Shawn Gaylord of Human Rights First described the bill as:

",,, part of the rising tide of homophobia in many African nations."

Ned Price, assistant press secretary and director for strategic communications at the National Security Council, wrote:

"While this bill has not passed into law, as a general matter, we have made clear our commitment to promoting and protecting the human rights of LGBT persons around the world, and our opposition to discriminatory legislation that threatens these rights. We reiterate our calls on the Government of The Gambia to protect the human rights of all Gambians." 9

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References used:

The following information sources were used to prepare and update the above essay. The hyperlinks are not necessarily still active today.

  1. Klaus Kästle, "The Gambia," Nations Online, 2014, at: http://www.nationsonline.org/
  2. "Gambia: Annual Report 2013," Amnesty International, at: http://www.amnesty.org/
  3. Foreign travel advice: Gambia." UK Government, undated, at: https://www.gov.uk/
  4. "LGBT rights in the Gambia," Wikipedia, as on 2014-AUG-16, at: http://en.wikipedia.org/
  5. Alhagie Jobe, "No room for gays in The Gambia," Daily Observer, 2008-MAY-19, at: http://observer.gm/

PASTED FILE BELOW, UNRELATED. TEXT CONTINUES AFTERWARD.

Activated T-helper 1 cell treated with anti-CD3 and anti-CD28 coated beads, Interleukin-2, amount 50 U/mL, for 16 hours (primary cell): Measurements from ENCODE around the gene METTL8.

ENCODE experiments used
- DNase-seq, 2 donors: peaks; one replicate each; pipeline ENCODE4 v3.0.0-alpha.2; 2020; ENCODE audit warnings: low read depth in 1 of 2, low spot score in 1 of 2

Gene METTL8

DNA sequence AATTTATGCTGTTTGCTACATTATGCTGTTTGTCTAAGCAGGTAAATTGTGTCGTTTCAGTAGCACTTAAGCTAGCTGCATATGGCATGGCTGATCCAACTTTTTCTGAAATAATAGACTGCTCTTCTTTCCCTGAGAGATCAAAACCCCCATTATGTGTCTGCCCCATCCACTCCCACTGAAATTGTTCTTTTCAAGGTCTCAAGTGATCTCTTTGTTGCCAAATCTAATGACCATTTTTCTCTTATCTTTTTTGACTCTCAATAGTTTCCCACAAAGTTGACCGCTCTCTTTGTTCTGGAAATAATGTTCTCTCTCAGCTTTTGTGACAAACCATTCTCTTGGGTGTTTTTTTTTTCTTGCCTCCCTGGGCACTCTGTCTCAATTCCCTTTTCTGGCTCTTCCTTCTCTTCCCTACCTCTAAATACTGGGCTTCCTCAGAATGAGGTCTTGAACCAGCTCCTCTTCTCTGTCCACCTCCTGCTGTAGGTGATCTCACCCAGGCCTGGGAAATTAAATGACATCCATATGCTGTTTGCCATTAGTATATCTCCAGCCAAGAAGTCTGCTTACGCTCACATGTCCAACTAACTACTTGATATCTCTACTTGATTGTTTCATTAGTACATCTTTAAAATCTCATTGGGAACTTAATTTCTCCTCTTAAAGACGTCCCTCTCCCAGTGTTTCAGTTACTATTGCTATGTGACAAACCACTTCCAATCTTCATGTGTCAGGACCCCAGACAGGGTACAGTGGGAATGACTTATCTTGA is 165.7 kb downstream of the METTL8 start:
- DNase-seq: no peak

6. "2011 Country Reports on Human Rights Practices: The Gambia," Bureau of Democracy, Human Rights and Labor, U.S. Department of State, Page 24 at: http://www.state.gov/
  7. Ludovica Iaccino, "Gambia's Anti-Gay Laws: Life Imprisonment for 'Vermin' Homosexuals," International Business Times, 2014-SEP-10, at: http://www.ibtimes.co.uk/
  8. "Gambia Passes Anti-Gay Bill Imposing Life Imprisonment For Some Same-Sex Acts," Huffington Post, 2014-SEP-08, at: http://www.huffingtonpost.com/
  9. Emma Margolin, "Another African nation to enact anti-gay law," MSNBC, 2014-SEP-14, at: http://www.msnbc.com/

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Copyright © 2014 by Ontario Consultants on Religious Tolerance 
Originally written: 2014-SEP-17
Latest update: 2014-SEP-17
Author: B.A. Robinson